Our goal is to leverage what is already out in the field in terms of partners, but then hire in project management capability and a bit of technical capability.
– Kevin Rollins
It is easy to get excited about the new wave of technologies entering the market and the constant evolution of frameworks, hardware and technological ecosystems while at the same time forgetting about the single biggest bottleneck in web development: social challenges. Organizational structures, governmental mandates (in terms of standards compliance), special requests, gridlock and the like are bigger factors involved in the successful completion of major web development projects.
Three Major Revelations in Web Development
- The client is also responsible for your success. To manage these social challenges a disciplined consulting approach is needed. Not only should the developers facilitate and lead consensus but also managers on the receiving end should diligently contribute to the projects completion. Hence, taking a project towards success doesn’t depend solely on the technicians involved in content production.
- You will inherit any pending internal wars. And these “wars” will manifest in fights for prominence in the homepage, amount of content displayed and other automated features. Each department will fight to have more prominence on the web and hence better performance on the real world of sales and corporate indicators. Welcome to a war you didn’t start.
- You will manage more, not less legacy hardware and software. Probably your project will at some point have to integrate certain facilities with even obsolete programs and services residing in the bowels of the corporate ERP. Plus, you will inherit any partial developments created by a previous web development team. Your only recourse here might be to negotiate having the client prepare these integration scripts or replacing certain legacy systems altogether. Good luck with that.
What is Gridlock Anyway?
All web developers in their careers experience contracting for a gridlocked company. This is a very particular feeling and one that you won’t forget easily. The client can’t provide you with content in a timely fashion, meetings are a canvas for internal warfare and emails are received with a cold face that looks the other way. To help you understand this situation I must say that probably “It’s not you. It’s them”.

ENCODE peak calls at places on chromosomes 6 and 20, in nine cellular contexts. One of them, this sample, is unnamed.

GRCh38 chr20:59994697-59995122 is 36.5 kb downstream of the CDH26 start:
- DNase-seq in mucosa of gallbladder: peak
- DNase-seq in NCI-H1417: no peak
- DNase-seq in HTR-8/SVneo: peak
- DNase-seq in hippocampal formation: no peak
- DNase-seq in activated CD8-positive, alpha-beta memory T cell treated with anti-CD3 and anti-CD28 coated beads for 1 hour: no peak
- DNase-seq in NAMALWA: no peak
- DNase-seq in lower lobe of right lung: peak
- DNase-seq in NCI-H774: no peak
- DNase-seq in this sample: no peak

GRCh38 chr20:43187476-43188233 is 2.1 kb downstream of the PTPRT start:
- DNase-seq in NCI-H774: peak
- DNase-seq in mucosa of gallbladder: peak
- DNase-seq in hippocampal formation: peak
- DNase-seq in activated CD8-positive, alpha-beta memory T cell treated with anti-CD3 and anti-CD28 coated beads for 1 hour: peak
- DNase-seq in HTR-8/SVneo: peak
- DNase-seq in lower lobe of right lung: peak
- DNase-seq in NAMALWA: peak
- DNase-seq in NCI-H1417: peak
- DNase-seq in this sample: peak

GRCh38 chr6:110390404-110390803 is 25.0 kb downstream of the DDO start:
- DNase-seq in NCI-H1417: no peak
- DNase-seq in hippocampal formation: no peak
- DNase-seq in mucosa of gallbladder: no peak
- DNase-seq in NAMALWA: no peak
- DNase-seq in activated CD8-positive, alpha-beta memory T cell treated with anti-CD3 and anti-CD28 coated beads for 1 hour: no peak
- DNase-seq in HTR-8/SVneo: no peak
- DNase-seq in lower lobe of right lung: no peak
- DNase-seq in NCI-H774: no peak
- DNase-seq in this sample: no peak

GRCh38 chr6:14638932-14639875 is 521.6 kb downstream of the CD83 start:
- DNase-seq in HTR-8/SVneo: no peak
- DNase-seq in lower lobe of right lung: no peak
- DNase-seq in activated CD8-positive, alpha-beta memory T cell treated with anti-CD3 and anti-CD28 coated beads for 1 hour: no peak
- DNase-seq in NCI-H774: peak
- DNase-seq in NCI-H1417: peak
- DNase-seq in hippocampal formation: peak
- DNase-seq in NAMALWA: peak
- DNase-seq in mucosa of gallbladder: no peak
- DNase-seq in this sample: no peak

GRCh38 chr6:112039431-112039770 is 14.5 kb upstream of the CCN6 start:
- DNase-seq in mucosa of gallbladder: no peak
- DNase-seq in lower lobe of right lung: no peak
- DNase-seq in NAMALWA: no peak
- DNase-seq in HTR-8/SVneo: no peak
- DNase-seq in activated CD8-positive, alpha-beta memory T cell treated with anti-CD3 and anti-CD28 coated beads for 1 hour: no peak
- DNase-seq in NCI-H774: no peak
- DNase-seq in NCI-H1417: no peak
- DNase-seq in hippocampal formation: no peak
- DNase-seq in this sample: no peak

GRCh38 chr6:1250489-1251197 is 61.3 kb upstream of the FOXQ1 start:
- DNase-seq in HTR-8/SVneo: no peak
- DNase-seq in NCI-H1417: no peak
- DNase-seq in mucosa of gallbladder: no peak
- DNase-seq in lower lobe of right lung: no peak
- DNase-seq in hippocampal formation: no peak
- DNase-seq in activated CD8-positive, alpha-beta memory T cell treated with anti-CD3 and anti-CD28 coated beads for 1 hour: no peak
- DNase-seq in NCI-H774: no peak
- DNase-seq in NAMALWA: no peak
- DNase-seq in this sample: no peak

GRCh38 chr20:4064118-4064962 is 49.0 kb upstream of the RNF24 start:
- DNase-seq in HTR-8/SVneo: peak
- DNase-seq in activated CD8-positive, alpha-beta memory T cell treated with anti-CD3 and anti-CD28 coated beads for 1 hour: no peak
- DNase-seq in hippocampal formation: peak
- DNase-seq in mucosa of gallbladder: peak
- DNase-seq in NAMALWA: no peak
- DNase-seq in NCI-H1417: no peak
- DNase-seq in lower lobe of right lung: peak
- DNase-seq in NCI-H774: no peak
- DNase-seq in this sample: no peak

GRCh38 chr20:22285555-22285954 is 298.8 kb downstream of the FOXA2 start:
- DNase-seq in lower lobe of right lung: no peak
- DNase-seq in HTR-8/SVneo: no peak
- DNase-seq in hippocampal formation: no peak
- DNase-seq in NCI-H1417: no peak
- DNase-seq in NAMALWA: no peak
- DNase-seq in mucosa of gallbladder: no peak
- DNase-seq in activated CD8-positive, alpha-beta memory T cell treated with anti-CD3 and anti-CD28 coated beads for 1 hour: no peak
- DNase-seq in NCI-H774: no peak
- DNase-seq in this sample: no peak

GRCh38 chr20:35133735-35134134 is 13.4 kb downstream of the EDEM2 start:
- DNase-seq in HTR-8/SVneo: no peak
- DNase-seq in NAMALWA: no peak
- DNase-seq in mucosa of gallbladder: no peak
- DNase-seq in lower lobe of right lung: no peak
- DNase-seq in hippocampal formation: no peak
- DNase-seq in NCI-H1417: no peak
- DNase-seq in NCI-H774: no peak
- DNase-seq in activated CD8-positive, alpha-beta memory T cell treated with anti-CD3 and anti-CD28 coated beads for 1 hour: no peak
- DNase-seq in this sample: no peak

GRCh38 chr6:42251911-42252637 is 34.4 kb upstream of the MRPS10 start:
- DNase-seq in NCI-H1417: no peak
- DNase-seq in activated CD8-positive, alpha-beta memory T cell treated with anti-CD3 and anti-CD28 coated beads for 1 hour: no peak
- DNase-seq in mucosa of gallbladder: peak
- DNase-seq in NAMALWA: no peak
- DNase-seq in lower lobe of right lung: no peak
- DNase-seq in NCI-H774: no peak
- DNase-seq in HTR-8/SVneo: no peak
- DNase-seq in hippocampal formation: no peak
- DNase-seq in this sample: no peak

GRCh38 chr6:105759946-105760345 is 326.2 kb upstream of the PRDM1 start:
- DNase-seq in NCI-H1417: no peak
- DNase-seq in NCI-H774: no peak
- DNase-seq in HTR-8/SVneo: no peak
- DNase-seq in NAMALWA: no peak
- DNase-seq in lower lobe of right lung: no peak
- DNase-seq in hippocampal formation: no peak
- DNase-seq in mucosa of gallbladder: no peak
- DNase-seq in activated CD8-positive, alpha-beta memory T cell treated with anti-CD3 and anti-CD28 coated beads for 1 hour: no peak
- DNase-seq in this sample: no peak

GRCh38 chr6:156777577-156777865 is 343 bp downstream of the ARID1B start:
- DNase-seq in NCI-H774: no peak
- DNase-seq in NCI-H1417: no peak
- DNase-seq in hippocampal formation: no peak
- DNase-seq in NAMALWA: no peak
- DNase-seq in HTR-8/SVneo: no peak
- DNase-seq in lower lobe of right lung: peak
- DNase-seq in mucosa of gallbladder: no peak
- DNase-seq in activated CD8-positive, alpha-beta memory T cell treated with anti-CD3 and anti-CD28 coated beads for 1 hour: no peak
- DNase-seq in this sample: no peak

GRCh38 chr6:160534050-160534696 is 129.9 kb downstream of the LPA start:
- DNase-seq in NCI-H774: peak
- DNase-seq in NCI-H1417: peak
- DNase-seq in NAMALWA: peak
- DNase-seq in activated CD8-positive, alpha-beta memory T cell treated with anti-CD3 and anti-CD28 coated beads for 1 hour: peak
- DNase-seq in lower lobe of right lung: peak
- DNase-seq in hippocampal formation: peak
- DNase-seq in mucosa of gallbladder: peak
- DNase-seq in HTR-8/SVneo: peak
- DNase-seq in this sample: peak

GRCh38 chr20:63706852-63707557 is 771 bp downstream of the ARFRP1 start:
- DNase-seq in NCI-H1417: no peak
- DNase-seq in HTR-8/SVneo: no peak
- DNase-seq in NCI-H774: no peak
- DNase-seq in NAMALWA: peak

To work in architecture you are so much involved with society, with politics, with bureaucrats. It’s a very complicated process to do large projects. You start to see the society, how it functions, how it works. Then you have a lot of criticism about how it works. – Ai Weiwei
Gridlock occurs when equal forces move in opposite directions within organizations. It usually precedes a major corporate change or failure and is pretty hard to identify for any external consultant. To manage gridlock you need legal counsel that can tailor made contractual agreements that compel your clients to timely answer your requests or face financial penalties. Even with adequate counsel, enforcing these penalties is damaging to pre-existing relationships and should be used sparingly.
Enter The Government and Standard Bodies
It doesn’t end with the client, though. You must comply with any governmental standards that your country has established, deliver upon industry best practices and adhere to W3C recommendations. While you will likely not directly interface with these institutions it is clear that they underscore the complexities associated with building any major website.
Some Closing Remarks
Certainly, web development requires many social and technical skills as well as pre-existing rapport with clients in need of major professional service. Try to think thru these social challenges before engaging in any major web development project and quote accordingly. Also, don’t solely focus on achieving great technical acumen and strive to grow as a person by developing your social skills as much as you can. In any event, focus on clients that have a good corporate culture and a manageable work/life balance.
I love working if it’s with people who are capable of having a good time. People with a little bit of enjoyment of what they do. If it’s enormous pressure, and people feel that their lives are at stake, then it’s agony. So I try to pick projects where I feel like I’m going to avoid those traps. – Alan Arkin